At the end of summer 2020, with the world on a trajectory to God knows where, I fished another weir pool, this one on the Suffolk Stour. It’s a fantastic spot, nestling deep in the countryside amidst water meadows and roaming cattle. There’s only a couple of swims on the pool, such is its size and profuse bank-side vegetation, and I decided to fish the one nearest to the weir itself, enticed by the pacey main current and swirling back eddies.
But, despite the very fishy nature of the pool and mild, overcast weather, nothing happened, hardly a twitch for an entire afternoon. There was a brief gudgeon interlude, where I managed a couple of fish in quick succession, and then a microscopic dace, but that was it. This lack of action galled me. I had tried everything, different baits, different methods; short casts, long casts: nothing. Then, just I was thinking about packing up, there was an oily swirl some two metres from the bank. “Carp,” I thought. I scanned the depths for the fish and saw a shape that bore no resemblance to the rounded, olive-brown shoulders of a river carp, more the sinewy sleekness of a river predator. It was an otter. It porpoised briefly and was gone, out towards the deeper water. I was transfixed, and grinning ear to ear. To witness such an iconic creature made my day, but it also accounted for my lack of fish.
I’ve reacquainted myself with Dobbs Weir in recent years, and it was by chance. I happened to be pricing tree work somewhere near Waltham Abbey, Essex when I noticed that landmarks and street names were beginning to look familiar. On a whim, I turned left off the main drag heading home and found myself driving down a road flanked by enormous glass houses, dazzling in the afternoon sun, all part of the local market garden industry that the Lee Valley is famous for.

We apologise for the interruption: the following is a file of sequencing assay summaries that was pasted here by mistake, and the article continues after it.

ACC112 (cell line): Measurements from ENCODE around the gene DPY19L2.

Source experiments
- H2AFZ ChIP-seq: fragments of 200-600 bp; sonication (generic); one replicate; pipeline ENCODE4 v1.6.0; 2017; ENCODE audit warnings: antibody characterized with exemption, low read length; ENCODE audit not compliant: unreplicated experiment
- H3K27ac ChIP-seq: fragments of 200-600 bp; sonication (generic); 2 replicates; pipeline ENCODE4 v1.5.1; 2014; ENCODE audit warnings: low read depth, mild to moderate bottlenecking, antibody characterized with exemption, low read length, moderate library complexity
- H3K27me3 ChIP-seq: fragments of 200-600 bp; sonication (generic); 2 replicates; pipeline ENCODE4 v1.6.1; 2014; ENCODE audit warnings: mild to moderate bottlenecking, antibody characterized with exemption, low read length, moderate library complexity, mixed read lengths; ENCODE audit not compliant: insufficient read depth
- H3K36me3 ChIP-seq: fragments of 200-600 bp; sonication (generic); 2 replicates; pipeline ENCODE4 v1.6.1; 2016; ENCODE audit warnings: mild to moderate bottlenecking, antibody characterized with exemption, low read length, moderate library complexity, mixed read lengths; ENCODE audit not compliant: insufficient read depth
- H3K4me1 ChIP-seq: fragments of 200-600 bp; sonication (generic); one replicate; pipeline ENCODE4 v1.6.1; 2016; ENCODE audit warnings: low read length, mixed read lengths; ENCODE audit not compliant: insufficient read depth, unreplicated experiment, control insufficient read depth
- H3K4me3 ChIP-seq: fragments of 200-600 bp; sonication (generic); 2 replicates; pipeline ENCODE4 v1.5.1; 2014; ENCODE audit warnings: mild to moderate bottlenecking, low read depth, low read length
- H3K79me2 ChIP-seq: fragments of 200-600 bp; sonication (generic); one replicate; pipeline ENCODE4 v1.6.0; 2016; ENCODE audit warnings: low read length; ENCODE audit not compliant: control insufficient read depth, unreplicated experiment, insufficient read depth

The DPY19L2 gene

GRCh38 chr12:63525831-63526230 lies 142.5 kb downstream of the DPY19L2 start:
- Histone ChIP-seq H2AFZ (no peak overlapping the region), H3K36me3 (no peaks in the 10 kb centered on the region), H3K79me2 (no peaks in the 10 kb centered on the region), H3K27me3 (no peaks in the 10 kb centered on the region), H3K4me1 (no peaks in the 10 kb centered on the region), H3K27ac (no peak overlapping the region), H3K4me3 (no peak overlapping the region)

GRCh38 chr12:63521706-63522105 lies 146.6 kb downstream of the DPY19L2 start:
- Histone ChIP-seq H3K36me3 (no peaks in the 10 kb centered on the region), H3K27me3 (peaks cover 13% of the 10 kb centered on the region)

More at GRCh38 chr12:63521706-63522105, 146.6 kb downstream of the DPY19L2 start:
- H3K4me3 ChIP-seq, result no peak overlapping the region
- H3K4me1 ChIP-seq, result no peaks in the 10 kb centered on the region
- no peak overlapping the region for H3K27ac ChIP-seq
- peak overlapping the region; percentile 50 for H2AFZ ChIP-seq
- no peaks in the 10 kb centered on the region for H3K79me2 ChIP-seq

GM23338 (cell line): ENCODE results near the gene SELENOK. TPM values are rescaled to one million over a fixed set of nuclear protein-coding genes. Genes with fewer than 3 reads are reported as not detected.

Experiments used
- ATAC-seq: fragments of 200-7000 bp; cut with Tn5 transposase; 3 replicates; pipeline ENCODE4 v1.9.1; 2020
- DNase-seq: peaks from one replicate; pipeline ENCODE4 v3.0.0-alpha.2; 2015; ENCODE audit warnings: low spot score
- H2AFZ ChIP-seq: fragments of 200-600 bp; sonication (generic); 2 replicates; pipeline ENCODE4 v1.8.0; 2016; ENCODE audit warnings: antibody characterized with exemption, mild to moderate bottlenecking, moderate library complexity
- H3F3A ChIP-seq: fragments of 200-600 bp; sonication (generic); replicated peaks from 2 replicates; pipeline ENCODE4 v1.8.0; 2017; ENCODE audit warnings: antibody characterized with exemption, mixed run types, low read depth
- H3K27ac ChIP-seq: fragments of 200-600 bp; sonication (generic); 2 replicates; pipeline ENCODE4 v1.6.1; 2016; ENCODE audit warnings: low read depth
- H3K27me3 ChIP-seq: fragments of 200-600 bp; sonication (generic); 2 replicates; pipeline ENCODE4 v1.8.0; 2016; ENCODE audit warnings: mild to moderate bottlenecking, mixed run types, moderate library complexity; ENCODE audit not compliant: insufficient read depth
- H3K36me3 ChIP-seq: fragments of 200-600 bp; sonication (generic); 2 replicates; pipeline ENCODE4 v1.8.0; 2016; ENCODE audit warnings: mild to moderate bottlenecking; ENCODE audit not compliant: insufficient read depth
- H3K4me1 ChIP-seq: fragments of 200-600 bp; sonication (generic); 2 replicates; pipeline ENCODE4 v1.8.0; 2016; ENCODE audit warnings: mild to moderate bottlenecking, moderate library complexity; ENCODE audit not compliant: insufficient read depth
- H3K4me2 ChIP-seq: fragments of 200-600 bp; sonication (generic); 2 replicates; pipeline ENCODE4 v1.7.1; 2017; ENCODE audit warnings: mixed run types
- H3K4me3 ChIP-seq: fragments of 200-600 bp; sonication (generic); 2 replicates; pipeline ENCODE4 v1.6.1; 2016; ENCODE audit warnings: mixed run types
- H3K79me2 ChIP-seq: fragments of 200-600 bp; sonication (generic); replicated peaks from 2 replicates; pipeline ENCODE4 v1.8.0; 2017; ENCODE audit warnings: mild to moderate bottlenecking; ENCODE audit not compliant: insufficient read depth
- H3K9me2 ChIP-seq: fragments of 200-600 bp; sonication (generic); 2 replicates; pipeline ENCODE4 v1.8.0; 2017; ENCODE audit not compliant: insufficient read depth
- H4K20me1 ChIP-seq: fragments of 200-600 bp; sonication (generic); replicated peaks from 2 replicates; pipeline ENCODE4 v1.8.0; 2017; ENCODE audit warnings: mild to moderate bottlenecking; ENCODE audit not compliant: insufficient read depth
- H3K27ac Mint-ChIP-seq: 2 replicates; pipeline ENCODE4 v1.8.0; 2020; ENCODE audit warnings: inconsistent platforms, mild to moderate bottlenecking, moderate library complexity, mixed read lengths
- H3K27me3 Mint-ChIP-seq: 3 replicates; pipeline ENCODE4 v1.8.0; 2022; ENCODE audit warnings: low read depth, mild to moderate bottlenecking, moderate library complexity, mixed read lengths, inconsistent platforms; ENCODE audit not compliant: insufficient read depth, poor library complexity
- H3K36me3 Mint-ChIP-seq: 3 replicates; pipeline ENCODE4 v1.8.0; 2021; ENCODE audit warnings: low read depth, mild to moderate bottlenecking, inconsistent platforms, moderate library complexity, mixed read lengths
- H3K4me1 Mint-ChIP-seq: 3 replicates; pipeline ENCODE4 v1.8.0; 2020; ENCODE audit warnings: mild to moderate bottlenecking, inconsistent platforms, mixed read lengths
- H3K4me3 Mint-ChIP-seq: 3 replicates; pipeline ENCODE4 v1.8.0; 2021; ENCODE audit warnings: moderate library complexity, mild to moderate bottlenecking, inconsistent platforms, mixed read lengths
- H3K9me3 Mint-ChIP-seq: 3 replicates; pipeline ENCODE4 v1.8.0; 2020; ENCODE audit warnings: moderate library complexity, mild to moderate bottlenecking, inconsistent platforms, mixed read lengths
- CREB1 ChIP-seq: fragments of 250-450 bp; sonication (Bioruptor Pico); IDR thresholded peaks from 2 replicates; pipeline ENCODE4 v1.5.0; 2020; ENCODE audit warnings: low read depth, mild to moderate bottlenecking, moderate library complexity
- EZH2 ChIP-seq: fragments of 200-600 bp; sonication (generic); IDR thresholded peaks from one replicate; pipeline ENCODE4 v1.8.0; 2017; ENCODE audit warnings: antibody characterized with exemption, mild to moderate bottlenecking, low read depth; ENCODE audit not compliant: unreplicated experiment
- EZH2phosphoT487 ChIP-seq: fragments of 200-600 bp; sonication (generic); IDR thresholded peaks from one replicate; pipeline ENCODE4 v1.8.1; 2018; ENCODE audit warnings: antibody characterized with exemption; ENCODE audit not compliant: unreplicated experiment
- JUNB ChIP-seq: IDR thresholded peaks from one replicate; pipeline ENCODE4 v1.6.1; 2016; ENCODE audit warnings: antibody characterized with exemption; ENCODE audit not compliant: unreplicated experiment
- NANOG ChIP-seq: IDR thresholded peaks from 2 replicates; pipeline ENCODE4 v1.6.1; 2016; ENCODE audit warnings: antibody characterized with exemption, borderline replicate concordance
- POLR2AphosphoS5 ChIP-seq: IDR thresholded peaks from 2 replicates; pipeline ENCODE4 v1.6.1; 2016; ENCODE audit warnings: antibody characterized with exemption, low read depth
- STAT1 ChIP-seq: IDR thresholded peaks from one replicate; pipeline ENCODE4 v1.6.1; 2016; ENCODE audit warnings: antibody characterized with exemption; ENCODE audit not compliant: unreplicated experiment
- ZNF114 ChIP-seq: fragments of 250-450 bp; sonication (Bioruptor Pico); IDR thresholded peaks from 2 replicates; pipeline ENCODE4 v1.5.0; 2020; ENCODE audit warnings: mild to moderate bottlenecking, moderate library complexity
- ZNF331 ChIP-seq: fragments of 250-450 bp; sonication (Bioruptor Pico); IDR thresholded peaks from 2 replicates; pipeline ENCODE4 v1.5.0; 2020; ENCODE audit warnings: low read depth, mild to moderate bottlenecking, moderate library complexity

Then I saw a sign that read Dobbs Weir Road and I was off down it in a flash, remembering with a judder of déjà vu the same journey twenty five years before in the back of my mum’s mini she named Dandy Red, although it was more orange than red. I parked in the very same car park we had always parked in and there was the same cafe where we bought ice cream and the same pub, The Fish and Eels, by the road bridge. It was a winter’s day and I was completely alone, the only car in the car park. I headed for the footbridge over the weir itself and sucked in the damp air and the weir scent that I knew so well and there was our spot, by a picnic table adjacent to an old gnarled willow. The tree had been pollarded and was much reduced but it was still an imposing sight. The whole scene was deserted and dreary and it was a task to overlay my memories of warm summer days teeming with picnickers and embullient children. I decided on the spot that I had to fish it again, and I headed back for an evening session no more that a week later. A bailiff had told me tales of massive perch loitering in the slack water by the weir pilings so I fished a ledgered lobworm down amongst the sunken lilies, hard against the algae cloaked concrete. As the light waned and the air chilled my quiver tip arched round and I struck into a fish that juddered, dived and shook its way to the net, a beautiful, bellicose perch of 2lb 14oz, that, as I unhooked it, arched its spiny dorsel and spat back the worm that had tricked it. Not one of the monsters, but at long last a worthy fish from a river that reminds me, with a bitter-sweet edge, of being young.
As you may have guessed I’m drawn to weir-pools, from boy to man they’ve always held a fascination. It’s their differentness, and the fact they add mystery and potential to a river that for the majority of its course flows evenly and true and then there’s a weir, like a twist in a novel you didn’t expect. Big, small, shallow, deep, snaggy, weedy; a scoured river bed of gravel or a soft silt; a fast food outlet for fish of all species; an oxygen rich life-line; a snag-laden predator-paradise, and a magnet for wildlife in all its myriad variety, including me.